Planted Tank Enthusiast
Join Date: Jul 2007
Location: Los Angeles, CA
I've kept angels for quite a while now and it really comes down to personality. I've had some that couldn't care less who their tank mates are and one male who was determined to kill any other male it came across. Right now I keep 3 mated pairs in my 110 and there is still some aggression when they're about to spawn but it has not gotten worse than some fin nipping/ripping. I also keep them with a whole host of tetras (big and small), gouramis, barbs, rainbow fish, etc. In the 4-5 years I've had this bunch they have yet to show any interest in my other fish except to shoo them away from their eggs. Don't ever keep them with male bettas, but they're fine with female ones.
From my experience with angels you can keep:
-a group of angels the same size
-a group of female angels in various sizes (most of the time but not all)
-a group of large angels and a group of small angels.
-one big angel and many little ones
The majority of the time, unless you get an extremely aggressive angel, big angels couldn't care less about little ones. Its the ones that are almost the same size, a little bigger or a little smaller, that cause problems when you go to introduce them. If you do get an extremely aggressive angel in your group, TAKE IT BACK! It is absolutely not worth the trouble, even if its the most beautiful and entertaining out of the bunch. If you have to have him, keep him alone as he is not going to suddenly change his mind and get along. I tried Everything to get my big male a**hole angel to get along before realizing that he's not going to change just because I want him to. It took my other male, his victim, months to recover and he almost died many many times.
When you introduce a new angel you should always rearrange the tank a bit to break up any territory lines and either add angels exactly the same size or much smaller. Little angels are not a threat, angels the same size are an even match, and ones a little bigger or smaller are a big threat to their territory.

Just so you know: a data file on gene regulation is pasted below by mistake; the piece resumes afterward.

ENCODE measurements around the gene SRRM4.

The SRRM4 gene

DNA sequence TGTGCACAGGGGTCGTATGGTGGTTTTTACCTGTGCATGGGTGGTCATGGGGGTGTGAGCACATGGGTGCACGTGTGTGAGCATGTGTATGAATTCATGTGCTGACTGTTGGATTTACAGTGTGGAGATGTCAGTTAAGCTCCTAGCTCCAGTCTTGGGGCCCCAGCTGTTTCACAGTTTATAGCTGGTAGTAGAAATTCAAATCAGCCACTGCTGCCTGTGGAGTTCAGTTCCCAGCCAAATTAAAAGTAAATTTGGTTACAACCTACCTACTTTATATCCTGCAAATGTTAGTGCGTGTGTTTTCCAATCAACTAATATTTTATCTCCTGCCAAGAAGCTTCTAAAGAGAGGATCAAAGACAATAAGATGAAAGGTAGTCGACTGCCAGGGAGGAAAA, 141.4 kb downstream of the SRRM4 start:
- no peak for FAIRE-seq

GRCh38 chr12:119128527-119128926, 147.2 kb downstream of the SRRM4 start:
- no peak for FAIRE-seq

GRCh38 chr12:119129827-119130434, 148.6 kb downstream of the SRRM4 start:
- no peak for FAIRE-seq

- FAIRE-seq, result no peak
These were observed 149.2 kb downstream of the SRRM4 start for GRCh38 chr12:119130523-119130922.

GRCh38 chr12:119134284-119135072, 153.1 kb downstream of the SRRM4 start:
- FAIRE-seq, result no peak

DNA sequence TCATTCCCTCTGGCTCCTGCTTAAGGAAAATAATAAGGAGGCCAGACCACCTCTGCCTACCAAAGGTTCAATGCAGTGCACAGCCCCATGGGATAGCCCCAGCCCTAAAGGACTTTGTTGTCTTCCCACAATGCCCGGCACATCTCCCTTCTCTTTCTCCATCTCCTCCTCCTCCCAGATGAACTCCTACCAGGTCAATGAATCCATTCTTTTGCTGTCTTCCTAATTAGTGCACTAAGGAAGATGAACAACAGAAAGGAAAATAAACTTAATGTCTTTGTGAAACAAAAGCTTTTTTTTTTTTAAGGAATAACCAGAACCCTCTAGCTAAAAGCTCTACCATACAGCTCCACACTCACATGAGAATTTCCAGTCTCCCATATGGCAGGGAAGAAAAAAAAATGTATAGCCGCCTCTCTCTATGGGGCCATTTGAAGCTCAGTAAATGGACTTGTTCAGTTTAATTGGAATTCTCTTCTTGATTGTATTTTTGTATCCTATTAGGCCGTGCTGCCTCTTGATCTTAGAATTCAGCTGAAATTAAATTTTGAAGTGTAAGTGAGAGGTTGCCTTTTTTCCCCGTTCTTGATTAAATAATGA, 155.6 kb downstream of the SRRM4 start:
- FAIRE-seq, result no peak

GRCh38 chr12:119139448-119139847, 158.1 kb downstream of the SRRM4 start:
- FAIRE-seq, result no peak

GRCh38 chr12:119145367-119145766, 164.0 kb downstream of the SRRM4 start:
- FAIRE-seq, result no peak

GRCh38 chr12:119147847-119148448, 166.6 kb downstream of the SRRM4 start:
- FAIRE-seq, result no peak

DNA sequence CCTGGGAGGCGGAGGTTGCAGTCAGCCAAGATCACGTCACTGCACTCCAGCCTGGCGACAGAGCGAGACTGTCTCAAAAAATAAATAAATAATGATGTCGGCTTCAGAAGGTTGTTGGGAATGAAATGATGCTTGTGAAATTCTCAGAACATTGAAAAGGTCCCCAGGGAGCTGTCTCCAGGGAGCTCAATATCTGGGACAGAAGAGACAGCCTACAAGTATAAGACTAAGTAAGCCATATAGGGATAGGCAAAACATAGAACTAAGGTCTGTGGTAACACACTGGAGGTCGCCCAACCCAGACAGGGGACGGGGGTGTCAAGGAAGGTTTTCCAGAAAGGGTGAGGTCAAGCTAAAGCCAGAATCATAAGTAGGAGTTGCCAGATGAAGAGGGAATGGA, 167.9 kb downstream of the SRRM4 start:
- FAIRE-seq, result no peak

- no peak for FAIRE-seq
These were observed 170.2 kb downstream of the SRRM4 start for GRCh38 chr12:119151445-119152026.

Normally, the best way to buy angels is in a group, usually about 6. The idea is that you will raise them together and they'll hopefully pair off. The only concern is that they will get BIG as they grow, the veils can get about 12 inches with their fins, so you need to have space for them. Angels also need more space up and down to accommodate those long fins, which means tall tanks as opposed to the long low ones most planted tank people prefer.
In the wild these guys are awesome hunters, they lie in wait and then zoom out and catch little fish. However, you'll quickly learn that they grow fat and lazy in captivity. As long as they're well fed, an angel is not gonna go after that neon tetra (being as it requires them moving their lazy arses) when they know blood worms and flakes await them if they're patient. If you try and starve them, like to ready their appetite for medication, those neons might start to look appealing but most of the time its just not worth their effort. They also seem to get lazier as they get older.
If you do decide to get some, they make fantastic pets but be prepared to make a commitment to them. If you keep them properly, these guys will easily live to 10+ years so be sure you can commit to them or find them a new home if need be.